Floyd Rose doesn't stay in tune anymore?

I’ve had a Charvel San Dimas for about 6 years now, and when I first bought it the strings would stay in tune no matter how crazy and out of control I got with the whammy bar. Recently though it seems like the strings will go out of tune pretty quickly with anything more than some vibrato with the bar. Dive bombs definitely throw them out of tune.

My guess is that some of the guitar’s hardware has aged and is no longer doing its job, but I can’t figure out what it would be. I don’t see what could be wrong with the locking nuts or the saddle clamps, as their only function is to clamp down tightly. Could some wear and tear to these parts cause slippage? I’m curious if anyone else has solved a similar problem. Thanks!

There are a couple scenarios that would do this.

1). The knife edges that contact the mounting posts are worn or the posts are worn. You can try lubricating them to see if that helps, but if it’s the knife edges you would have to change out the base plate eventually. It’s really common in trem units that use some sort of zinc alloy for the base plates. Same with the posts/studs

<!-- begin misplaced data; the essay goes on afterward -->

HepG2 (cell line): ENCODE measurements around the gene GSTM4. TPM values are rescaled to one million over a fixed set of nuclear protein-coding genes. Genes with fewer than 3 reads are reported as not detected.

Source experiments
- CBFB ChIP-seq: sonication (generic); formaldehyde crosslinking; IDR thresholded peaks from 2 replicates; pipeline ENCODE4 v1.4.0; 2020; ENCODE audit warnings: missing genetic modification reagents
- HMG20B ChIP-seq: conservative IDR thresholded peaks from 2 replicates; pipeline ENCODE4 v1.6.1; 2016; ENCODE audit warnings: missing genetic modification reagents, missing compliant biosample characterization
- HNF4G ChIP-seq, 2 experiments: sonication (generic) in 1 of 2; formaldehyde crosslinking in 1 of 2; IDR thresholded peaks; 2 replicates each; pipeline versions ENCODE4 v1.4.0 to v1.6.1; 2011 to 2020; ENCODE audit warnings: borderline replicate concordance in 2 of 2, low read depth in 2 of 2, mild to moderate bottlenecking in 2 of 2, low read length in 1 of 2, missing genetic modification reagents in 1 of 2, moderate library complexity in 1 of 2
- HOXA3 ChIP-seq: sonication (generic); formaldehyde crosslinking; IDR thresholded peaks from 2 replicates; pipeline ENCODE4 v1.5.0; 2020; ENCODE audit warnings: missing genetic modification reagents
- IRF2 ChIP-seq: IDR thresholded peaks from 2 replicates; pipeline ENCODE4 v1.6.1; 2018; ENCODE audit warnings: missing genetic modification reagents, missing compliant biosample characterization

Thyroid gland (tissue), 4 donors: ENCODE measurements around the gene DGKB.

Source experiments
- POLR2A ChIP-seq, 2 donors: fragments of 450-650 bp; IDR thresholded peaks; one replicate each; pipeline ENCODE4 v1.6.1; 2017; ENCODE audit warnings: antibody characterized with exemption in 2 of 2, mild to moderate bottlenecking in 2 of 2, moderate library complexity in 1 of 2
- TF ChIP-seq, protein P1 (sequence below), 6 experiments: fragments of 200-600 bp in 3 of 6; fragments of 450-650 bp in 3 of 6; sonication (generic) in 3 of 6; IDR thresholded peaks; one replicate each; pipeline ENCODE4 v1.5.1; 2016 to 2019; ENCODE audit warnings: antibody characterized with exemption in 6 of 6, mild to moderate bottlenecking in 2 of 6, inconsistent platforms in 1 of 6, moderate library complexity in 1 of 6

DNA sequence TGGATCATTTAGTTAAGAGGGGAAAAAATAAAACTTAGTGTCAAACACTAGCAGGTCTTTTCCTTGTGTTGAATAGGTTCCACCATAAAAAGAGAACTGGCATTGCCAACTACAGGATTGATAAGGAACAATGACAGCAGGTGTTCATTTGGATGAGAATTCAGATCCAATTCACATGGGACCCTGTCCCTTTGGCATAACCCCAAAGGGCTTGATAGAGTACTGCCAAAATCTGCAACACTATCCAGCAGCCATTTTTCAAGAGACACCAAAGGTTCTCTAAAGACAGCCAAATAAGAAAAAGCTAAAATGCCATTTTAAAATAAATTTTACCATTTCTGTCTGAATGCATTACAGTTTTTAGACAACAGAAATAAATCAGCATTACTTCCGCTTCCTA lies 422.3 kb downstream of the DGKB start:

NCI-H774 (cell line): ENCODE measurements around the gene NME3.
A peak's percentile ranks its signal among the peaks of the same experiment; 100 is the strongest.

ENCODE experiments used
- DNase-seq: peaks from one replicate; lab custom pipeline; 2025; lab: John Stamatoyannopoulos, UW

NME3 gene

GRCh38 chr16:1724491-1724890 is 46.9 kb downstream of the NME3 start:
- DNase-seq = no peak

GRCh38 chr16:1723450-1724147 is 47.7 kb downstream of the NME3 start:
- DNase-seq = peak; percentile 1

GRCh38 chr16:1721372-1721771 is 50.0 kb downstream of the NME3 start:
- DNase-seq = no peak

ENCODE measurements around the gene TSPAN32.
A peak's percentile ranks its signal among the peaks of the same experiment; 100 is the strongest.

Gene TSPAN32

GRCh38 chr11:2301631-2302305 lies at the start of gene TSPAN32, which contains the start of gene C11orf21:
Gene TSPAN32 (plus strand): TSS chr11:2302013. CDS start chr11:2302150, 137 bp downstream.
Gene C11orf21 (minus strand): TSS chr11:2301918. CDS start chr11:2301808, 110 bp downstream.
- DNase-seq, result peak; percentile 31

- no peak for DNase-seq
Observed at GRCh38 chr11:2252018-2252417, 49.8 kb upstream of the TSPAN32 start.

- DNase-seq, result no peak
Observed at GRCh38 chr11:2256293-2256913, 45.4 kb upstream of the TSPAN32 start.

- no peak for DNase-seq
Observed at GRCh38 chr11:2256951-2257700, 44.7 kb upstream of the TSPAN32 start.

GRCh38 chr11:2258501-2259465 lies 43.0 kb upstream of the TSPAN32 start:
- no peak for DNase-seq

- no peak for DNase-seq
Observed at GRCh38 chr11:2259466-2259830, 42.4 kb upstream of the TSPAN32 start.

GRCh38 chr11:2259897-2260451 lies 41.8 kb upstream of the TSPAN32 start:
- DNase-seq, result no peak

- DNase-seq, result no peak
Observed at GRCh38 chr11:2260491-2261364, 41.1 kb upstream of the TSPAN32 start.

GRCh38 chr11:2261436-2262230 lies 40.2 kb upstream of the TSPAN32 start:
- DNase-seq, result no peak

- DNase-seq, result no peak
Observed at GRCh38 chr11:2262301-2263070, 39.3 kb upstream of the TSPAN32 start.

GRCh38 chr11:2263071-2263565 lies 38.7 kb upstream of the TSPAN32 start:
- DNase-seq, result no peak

2). The trem springs are starting to lose their shape a bit. This is pretty easy and cheap to test.

  1. possible you might have slippage at the nut.

Does the trem fluctuate in tuning when you lift the bar up, like does it go flat when you dive bomb and sharp or back it tune when you pull the bar up/sharp? I would start looking for anything that looks overly worn.

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Less expensive trems don’t have as high quality of metal or construction process so they will develop this issue faster than say an original Floyd Rose from the 80s would. They do wear out too, just slower. It’s important to clean your guitar too, sweat builds up and causes rust and galvanic corrosion from different metals mixed with the water and salt of your sweat. When changing your strings you may want to losen up the springs or change one string at a time so that you’re not scraping the knife edges on the post if the trem pops up a bit from lack of any tension. That will wear the knife edges really fast and something that a lot folks don’t know about floating trem maintenance.

You don’t need any special tools to keep the trem in place either if you want to remove all your strings at once, I just shove a thick rag under the back or use my old shredneck tremblock. I prefer the rag though.

If you lubricate, less is more. Some sewing machine oil with a very light application. You don’t want a bunch of oil getting into the wood of your guitar or under the finish.

It’s typically more common on alloys used on more mid priced to budget models. I believe the San Dimas uses an FR1000 which is Korean made (likely ping) but hardened steel, so it should be pretty okay In terms of sturdiness and wear especially for only being 6 years old, but again I’m not sure how much whammy use we are talking about here, and the damage is usually pretty visually noticeable by the time you start having these types of issues. So a good eyeball is usually a pretty good start.